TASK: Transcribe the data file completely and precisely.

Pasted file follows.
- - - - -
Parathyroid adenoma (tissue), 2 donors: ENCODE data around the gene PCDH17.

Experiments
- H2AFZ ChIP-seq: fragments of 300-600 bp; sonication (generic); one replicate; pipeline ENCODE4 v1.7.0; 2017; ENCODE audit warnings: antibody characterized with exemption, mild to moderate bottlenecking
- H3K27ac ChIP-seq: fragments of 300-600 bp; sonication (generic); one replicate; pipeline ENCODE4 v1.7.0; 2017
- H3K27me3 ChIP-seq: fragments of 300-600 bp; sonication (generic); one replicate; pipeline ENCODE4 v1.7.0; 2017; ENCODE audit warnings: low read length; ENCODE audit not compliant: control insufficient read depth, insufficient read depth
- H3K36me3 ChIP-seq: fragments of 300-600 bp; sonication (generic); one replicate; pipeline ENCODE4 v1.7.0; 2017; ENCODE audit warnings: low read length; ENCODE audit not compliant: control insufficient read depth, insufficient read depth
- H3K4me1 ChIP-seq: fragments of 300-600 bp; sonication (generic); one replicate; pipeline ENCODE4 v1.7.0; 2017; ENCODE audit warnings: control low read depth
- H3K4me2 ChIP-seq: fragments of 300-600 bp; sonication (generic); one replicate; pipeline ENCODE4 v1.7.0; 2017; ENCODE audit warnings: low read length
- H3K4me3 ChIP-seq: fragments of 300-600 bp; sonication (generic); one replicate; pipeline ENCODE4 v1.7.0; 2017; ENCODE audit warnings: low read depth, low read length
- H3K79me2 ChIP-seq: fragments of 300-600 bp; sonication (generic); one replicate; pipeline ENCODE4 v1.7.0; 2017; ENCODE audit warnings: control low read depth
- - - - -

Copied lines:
Parathyroid adenoma (tissue), 2 donors: ENCODE data around the gene PCDH17.

Experiments
- H2AFZ ChIP-seq: fragments of 300-600 bp; sonication (generic); one replicate; pipeline ENCODE4 v1.7.0; 2017; ENCODE audit warnings: antibody characterized with exemption, mild to moderate bottlenecking
- H3K27ac ChIP-seq: fragments of 300-600 bp; sonication (generic); one replicate; pipeline ENCODE4 v1.7.0; 2017
- H3K27me3 ChIP-seq: fragments of 300-600 bp; sonication (generic); one replicate; pipeline ENCODE4 v1.7.0; 2017; ENCODE audit warnings: low read length; ENCODE audit not compliant: control insufficient read depth, insufficient read depth
- H3K36me3 ChIP-seq: fragments of 300-600 bp; sonication (generic); one replicate; pipeline ENCODE4 v1.7.0; 2017; ENCODE audit warnings: low read length; ENCODE audit not compliant: control insufficient read depth, insufficient read depth
- H3K4me1 ChIP-seq: fragments of 300-600 bp; sonication (generic); one replicate; pipeline ENCODE4 v1.7.0; 2017; ENCODE audit warnings: control low read depth
- H3K4me2 ChIP-seq: fragments of 300-600 bp; sonication (generic); one replicate; pipeline ENCODE4 v1.7.0; 2017; ENCODE audit warnings: low read length
- H3K4me3 ChIP-seq: fragments of 300-600 bp; sonication (generic); one replicate; pipeline ENCODE4 v1.7.0; 2017; ENCODE audit warnings: low read depth, low read length
- H3K79me2 ChIP-seq: fragments of 300-600 bp; sonication (generic); one replicate; pipeline ENCODE4 v1.7.0; 2017; ENCODE audit warnings: control low read depth